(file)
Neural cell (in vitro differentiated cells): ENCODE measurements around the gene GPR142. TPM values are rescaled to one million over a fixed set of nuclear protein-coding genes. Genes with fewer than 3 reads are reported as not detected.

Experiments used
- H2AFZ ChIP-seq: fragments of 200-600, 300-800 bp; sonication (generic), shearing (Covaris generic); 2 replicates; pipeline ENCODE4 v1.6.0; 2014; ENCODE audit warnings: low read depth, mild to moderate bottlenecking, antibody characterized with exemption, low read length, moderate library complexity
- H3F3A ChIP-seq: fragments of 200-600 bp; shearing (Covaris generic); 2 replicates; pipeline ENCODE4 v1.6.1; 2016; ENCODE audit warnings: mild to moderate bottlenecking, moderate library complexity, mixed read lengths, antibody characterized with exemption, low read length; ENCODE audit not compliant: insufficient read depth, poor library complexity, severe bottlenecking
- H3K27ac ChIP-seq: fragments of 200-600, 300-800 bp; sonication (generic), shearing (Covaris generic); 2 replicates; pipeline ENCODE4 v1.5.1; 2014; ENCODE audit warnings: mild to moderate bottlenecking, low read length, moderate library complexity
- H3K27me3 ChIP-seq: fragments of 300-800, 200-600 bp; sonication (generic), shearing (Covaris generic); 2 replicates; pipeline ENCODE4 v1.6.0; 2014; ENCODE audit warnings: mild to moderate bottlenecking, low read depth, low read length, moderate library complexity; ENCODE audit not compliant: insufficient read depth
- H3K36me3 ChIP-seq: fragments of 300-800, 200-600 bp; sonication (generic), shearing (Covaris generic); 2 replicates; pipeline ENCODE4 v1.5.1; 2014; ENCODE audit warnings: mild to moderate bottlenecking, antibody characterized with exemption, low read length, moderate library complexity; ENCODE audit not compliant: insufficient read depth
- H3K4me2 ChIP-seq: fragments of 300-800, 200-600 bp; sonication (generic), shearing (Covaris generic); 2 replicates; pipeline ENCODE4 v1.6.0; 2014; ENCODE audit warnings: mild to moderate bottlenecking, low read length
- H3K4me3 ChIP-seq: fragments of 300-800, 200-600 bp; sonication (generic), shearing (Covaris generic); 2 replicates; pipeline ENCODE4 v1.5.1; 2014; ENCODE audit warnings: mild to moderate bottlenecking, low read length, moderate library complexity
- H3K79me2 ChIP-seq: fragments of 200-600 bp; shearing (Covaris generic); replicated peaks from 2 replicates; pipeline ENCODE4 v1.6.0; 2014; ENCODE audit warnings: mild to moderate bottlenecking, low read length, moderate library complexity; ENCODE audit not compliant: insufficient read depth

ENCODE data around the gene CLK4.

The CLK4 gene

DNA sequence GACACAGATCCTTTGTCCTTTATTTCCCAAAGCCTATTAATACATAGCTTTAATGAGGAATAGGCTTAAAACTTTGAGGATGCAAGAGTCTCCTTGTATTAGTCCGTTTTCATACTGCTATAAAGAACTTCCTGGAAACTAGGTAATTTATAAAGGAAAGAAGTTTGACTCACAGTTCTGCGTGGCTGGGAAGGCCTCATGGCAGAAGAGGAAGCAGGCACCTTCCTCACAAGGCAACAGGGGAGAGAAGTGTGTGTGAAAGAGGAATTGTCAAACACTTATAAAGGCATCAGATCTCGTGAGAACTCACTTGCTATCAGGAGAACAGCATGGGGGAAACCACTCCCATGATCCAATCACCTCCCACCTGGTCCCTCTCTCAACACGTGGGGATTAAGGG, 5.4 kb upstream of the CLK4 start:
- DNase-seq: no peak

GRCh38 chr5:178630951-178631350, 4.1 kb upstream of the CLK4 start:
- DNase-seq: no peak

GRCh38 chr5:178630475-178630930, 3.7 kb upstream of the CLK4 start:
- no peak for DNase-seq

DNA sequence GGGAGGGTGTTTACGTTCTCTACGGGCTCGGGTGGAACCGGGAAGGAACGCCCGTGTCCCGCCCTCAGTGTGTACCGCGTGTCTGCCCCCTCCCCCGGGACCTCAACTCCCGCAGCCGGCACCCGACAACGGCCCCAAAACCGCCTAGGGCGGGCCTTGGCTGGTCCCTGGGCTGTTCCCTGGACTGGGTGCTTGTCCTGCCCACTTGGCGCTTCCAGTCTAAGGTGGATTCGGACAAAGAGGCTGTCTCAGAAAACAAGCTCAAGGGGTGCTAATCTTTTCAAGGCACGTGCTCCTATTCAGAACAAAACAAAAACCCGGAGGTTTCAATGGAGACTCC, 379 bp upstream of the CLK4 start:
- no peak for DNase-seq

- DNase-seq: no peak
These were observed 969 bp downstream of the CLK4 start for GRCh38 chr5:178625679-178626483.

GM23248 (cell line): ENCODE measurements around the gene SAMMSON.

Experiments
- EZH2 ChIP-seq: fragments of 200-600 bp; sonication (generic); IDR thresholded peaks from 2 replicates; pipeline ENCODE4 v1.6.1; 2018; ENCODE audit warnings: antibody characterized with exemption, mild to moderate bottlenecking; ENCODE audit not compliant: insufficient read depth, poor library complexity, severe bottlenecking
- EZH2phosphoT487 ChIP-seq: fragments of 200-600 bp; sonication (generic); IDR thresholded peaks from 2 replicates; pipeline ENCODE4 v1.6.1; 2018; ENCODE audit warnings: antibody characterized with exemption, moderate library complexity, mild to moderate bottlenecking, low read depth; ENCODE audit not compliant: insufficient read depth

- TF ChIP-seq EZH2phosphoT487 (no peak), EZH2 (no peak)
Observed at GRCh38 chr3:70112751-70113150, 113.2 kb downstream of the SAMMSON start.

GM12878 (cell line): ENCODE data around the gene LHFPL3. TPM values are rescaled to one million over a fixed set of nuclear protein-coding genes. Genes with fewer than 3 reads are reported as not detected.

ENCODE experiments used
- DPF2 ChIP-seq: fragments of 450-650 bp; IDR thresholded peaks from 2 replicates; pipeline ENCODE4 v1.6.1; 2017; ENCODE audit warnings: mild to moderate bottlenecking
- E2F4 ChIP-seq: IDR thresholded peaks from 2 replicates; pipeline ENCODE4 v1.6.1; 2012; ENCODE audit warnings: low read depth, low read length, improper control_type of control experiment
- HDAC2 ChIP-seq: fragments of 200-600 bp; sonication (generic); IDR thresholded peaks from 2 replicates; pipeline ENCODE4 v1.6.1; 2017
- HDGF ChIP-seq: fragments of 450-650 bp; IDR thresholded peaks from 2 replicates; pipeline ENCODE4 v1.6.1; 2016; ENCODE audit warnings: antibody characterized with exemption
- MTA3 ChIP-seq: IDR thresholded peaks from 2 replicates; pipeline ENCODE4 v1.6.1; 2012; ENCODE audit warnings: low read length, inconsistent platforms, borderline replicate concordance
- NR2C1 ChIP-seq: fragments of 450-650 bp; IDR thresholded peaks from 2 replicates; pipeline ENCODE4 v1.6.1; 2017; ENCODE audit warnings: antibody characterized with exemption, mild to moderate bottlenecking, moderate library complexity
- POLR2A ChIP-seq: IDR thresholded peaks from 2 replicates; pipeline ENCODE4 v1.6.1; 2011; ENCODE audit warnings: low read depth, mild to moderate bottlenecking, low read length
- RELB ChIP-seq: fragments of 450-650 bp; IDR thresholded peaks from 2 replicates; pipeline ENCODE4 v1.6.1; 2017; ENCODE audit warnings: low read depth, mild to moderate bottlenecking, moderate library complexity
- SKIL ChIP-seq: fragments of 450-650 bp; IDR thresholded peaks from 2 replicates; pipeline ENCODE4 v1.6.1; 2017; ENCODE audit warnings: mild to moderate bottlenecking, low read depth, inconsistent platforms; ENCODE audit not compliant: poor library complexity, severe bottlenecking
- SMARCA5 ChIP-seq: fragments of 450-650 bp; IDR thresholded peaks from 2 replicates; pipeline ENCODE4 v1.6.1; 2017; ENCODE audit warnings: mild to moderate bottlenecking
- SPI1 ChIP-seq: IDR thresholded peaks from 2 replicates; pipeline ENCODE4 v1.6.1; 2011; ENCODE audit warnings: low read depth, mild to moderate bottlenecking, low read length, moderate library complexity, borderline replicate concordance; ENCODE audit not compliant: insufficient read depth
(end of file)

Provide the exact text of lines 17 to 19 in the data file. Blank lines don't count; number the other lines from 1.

GRCh38 chr5:178630475-178630930, 3.7 kb upstream of the CLK4 start:
- no peak for DNase-seq

DNA sequence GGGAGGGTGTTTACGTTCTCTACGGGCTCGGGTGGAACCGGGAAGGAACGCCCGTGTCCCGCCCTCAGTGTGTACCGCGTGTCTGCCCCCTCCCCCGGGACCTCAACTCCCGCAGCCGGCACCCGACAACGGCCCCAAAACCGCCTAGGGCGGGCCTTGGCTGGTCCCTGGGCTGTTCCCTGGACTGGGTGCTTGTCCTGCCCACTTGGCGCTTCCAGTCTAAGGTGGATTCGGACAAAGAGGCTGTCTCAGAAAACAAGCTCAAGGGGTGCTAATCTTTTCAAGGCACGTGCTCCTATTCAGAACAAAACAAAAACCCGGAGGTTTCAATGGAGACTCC, 379 bp upstream of the CLK4 start: